If you’re pregnant or planning to become pregnant, talk with your doctor about your treatment options.


Breastfeeding is not safe during and up to 3 months after finishing Monjuvi treatment. If you’re breastfeeding or planning to do so, talk with your doctor about your options.

Like most drugs, Monjuvi can cause side effects that range from mild to serious. However, most are manageable and will go away after you complete Monjuvi treatment. If you have questions about side effects Monjuvi can cause, talk with your doctor.

Examples of questions to help get you started include:

  • What are the most common side effects of Monjuvi?
  • Is my risk of side effects higher when I first begin treatment?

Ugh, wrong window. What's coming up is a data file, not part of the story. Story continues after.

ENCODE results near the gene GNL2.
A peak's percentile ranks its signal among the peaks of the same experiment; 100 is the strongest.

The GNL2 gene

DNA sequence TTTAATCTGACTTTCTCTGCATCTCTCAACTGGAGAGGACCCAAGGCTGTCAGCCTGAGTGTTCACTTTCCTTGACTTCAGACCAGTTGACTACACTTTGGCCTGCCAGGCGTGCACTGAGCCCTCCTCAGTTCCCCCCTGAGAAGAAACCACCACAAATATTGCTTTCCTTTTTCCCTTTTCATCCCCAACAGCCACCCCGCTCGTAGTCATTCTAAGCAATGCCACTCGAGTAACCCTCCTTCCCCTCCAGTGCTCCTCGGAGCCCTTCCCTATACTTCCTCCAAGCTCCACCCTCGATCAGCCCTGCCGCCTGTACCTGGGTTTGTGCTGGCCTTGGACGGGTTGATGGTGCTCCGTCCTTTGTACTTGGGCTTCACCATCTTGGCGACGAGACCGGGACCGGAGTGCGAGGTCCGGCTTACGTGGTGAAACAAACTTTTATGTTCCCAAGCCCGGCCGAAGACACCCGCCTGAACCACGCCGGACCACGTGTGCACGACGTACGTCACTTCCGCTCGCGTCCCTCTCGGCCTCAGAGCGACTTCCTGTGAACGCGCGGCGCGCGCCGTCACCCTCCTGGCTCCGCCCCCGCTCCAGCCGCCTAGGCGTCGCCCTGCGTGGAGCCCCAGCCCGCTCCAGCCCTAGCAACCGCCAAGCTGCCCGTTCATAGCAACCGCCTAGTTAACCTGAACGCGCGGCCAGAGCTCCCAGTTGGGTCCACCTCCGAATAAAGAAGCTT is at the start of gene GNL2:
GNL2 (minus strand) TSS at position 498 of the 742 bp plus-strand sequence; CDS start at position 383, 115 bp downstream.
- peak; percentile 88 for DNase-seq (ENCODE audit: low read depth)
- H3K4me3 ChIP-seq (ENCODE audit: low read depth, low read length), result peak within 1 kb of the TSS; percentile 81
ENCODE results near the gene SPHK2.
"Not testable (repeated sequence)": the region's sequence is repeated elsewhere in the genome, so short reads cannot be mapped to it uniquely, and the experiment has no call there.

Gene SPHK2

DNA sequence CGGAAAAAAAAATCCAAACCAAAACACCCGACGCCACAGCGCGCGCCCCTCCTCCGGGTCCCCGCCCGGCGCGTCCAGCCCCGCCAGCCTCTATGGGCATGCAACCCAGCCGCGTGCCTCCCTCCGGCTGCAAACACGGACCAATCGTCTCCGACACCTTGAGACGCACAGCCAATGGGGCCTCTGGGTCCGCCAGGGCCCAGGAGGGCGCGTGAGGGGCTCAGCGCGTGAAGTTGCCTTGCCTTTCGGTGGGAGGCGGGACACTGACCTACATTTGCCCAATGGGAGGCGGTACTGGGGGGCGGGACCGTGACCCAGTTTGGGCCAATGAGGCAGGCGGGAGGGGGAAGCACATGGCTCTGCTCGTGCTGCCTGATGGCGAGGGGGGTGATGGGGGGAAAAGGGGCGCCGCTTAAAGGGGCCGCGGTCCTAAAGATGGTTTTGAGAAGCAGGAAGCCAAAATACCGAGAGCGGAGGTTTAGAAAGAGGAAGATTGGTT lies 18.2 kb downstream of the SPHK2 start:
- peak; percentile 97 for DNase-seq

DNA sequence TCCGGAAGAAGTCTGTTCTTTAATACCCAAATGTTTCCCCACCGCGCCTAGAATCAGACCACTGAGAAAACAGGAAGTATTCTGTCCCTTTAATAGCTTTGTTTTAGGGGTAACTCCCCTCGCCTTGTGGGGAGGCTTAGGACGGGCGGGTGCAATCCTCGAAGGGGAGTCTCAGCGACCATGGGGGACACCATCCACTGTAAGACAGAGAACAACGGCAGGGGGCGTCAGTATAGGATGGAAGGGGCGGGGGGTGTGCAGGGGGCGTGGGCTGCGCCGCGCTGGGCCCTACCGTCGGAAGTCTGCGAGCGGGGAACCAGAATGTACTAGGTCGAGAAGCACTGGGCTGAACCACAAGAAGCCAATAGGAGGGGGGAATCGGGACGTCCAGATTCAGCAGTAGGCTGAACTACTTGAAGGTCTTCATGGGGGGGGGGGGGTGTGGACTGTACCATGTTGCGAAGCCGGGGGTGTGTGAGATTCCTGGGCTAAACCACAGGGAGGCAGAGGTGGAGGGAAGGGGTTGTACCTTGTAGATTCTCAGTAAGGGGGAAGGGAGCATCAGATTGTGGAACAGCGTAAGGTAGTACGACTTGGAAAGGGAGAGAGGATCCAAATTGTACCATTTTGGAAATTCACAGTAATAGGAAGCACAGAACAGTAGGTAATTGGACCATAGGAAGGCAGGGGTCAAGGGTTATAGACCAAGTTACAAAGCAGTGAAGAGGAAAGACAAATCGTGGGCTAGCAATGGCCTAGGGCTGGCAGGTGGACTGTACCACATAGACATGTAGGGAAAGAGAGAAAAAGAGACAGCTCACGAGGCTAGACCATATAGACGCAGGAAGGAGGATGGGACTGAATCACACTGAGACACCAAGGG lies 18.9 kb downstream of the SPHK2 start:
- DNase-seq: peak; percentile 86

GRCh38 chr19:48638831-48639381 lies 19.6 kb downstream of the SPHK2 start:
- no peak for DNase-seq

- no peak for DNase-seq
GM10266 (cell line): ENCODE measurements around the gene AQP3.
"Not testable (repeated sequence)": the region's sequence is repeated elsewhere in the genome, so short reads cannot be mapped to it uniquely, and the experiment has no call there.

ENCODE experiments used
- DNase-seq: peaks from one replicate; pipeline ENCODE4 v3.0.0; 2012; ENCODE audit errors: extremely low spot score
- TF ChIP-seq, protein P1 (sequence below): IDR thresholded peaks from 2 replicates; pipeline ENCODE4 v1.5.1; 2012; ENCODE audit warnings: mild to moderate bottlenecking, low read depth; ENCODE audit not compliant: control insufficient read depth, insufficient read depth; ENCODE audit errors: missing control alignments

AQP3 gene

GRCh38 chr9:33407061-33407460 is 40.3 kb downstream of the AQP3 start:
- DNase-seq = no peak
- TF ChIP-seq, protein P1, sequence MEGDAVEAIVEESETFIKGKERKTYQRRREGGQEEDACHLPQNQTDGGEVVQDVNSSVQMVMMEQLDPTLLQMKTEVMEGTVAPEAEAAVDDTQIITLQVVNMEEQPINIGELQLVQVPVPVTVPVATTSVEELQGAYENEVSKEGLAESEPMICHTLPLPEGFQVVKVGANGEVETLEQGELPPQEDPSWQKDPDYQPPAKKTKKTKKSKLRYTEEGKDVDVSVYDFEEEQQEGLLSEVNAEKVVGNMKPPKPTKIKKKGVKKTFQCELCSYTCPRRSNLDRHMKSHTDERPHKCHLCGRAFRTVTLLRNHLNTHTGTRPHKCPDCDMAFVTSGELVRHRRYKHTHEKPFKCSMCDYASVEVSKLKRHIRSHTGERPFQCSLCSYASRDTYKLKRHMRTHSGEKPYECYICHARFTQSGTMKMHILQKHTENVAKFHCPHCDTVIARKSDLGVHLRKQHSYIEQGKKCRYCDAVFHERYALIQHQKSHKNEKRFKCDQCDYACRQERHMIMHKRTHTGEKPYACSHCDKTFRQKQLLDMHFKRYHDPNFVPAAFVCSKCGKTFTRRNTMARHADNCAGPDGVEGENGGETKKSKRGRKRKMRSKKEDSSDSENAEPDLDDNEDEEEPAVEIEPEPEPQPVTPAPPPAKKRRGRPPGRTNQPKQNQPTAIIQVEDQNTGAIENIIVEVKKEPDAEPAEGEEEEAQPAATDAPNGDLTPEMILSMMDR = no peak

• What can I do to decrease my risk of side effects?
  • What over-the-counter medications do I need to have on hand to treat Monjuvi side effects?

To learn more about Monjuvi, see these articles:

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Disclaimer: Healthline has made every effort to make certain that all information is factually correct, comprehensive, and up to date. However, this article should not be used as a substitute for the knowledge and expertise of a licensed healthcare professional. You should always consult your doctor or another healthcare professional before taking any medication. The drug information contained herein is subject to change and is not intended to cover all possible uses, directions, precautions, warnings, drug interactions, allergic reactions, or adverse effects. The absence of warnings or other information for a given drug does not indicate that the drug or drug combination is safe, effective, or appropriate for all patients or all specific uses.